Zoning board conditionally approves building crematorium at funeral home in Baltimore’s Govans

Zoning board conditionally approves building crematorium at funeral home in Baltimore’s Govans
·2 min read

Baltimore’s Municipal and Zoning Appeals board approved, with conditions, the building of a crematorium at Vaughn Greene Funeral Services in Northeast Baltimore’ Govans neighborhood by a vote of 3-1 Tuesday.

The zoning board’s decision requires Vaughn Greene to negotiate a memorandum of understanding with Govans residents by Nov. 16 setting conditions on its addition of a crematorium to the York Road funeral home, said Kathleen Byrne, the board’s acting executive director.

What conditions could be included in a memorandum of understanding and who Vaughn Greene should negotiate with remained unclear. Byrne did not return a respond to a subsequent request for comment.

Approval from the zoning board was needed before the Maryland Department of the Environment, which has final say, could act. The crematorium would be in the same funeral home where the wake for Freddie Gray, who died from injuries sustained in police custody in 2015, was held.

Cremating the human body — which releases pollutants, such as particulates — involves a large amount of fuel, according to California-based nonprofit Green Burial Council, and “results in millions of tons of carbon dioxide emissions each year.”

Neighbors say they’re worried because in Baltimore, nearly 24,000, or 20%, of children have asthma, according to a report by the Abell Foundation released last year. That is twice the national rate of 9%.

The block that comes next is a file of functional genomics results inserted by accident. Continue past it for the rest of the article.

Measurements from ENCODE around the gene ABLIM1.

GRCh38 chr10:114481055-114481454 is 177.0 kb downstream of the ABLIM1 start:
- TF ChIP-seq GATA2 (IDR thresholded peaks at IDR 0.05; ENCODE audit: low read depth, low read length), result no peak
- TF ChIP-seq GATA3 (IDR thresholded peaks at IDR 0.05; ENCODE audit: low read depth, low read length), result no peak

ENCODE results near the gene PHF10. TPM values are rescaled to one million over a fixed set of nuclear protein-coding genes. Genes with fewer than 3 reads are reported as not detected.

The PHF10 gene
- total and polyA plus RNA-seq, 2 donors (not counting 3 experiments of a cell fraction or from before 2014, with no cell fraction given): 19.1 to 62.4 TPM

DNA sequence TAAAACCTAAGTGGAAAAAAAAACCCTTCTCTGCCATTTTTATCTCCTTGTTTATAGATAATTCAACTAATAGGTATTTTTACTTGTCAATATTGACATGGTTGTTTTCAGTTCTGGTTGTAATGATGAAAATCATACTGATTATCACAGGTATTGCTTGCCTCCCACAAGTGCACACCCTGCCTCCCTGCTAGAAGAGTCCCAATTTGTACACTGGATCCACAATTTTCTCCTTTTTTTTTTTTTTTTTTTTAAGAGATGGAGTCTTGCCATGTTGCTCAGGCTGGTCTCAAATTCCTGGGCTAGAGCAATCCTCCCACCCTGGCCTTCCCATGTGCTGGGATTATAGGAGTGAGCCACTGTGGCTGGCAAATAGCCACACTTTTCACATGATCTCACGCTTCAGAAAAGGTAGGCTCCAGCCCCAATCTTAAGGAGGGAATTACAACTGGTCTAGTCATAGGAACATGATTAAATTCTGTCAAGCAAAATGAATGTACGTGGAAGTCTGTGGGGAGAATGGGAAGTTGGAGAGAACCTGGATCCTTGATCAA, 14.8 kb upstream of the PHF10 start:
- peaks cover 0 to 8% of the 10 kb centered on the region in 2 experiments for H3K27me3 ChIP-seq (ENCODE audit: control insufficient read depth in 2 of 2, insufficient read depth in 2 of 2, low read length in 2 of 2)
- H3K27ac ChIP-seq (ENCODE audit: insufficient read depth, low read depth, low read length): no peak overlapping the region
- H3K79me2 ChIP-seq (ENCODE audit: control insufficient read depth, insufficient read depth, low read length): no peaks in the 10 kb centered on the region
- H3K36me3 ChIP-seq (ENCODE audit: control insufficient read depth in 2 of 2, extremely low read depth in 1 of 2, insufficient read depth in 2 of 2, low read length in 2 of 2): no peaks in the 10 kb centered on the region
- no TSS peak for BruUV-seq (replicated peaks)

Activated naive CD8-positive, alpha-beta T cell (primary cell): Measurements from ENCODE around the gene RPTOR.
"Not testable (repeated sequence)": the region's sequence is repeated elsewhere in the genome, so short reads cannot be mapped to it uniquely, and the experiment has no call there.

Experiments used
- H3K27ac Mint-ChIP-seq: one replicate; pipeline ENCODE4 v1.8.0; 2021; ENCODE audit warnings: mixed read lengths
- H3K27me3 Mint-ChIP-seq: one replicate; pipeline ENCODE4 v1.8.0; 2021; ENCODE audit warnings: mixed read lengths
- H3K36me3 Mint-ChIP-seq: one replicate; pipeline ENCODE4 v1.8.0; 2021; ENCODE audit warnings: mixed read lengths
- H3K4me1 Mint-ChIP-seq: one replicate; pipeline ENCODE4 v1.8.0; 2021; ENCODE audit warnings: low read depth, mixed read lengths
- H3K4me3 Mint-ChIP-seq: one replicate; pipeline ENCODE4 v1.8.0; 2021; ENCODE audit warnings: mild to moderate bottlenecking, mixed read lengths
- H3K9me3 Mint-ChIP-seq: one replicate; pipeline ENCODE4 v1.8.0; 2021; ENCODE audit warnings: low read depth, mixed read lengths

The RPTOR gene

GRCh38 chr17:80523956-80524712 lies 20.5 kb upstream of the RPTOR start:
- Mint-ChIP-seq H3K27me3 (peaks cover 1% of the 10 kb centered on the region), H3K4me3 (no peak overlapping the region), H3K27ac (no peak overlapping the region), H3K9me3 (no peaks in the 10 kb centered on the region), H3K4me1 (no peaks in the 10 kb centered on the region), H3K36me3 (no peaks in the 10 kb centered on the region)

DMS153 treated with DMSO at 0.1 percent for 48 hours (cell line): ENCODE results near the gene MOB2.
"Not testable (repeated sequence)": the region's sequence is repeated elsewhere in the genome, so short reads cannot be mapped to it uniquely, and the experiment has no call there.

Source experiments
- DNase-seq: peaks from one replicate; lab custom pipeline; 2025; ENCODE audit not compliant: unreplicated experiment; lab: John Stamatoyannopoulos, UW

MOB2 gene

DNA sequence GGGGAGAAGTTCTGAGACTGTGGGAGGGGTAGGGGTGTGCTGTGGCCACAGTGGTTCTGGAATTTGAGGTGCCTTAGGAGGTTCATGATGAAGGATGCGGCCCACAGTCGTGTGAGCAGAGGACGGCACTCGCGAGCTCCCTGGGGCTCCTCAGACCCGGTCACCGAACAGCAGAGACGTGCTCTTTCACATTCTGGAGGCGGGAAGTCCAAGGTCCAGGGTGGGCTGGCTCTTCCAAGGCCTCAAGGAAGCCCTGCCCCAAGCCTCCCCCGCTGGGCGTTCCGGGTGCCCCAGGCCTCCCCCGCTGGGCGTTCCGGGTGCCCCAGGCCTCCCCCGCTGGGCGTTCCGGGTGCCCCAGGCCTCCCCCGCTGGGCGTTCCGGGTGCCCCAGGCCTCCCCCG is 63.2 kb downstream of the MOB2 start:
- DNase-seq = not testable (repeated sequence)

Vaughn Greene welcomed the zoning board’s decision in a statement: “Vaughn Greene Funeral Services has the highest respect for our neighbors and the communities we serve; we also have the highest respect for the zoning board’s approval of the application on the merits and its thorough work over the last several months at the three public hearings with 10 plus hours of public testimony and many, many pages of formal briefs.”

However, Cindy Camp, who lives in Govans, said the board’s decision doesn’t reflect that all lives matter.

“I definitely know if this was a predominantly white community, the outcome would have been different,” Camp wrote in a text.

Christopher Forrest, president of York Road Partnership and Winston Govans Neighborhood Improvement Association, said in an interview he’s disappointed. Govans is a marginalized community — people felt a decision was made even prior to Tuesday’s meeting, he said.

“That’s why many people of color don’t protest — don’t spend their time because they feel the end result is gonna be where the money is,” he said.

Neither Camp nor Forrest addressed the need for Vaughn Greene to negotiate a memorandum of understanding with neighbors.

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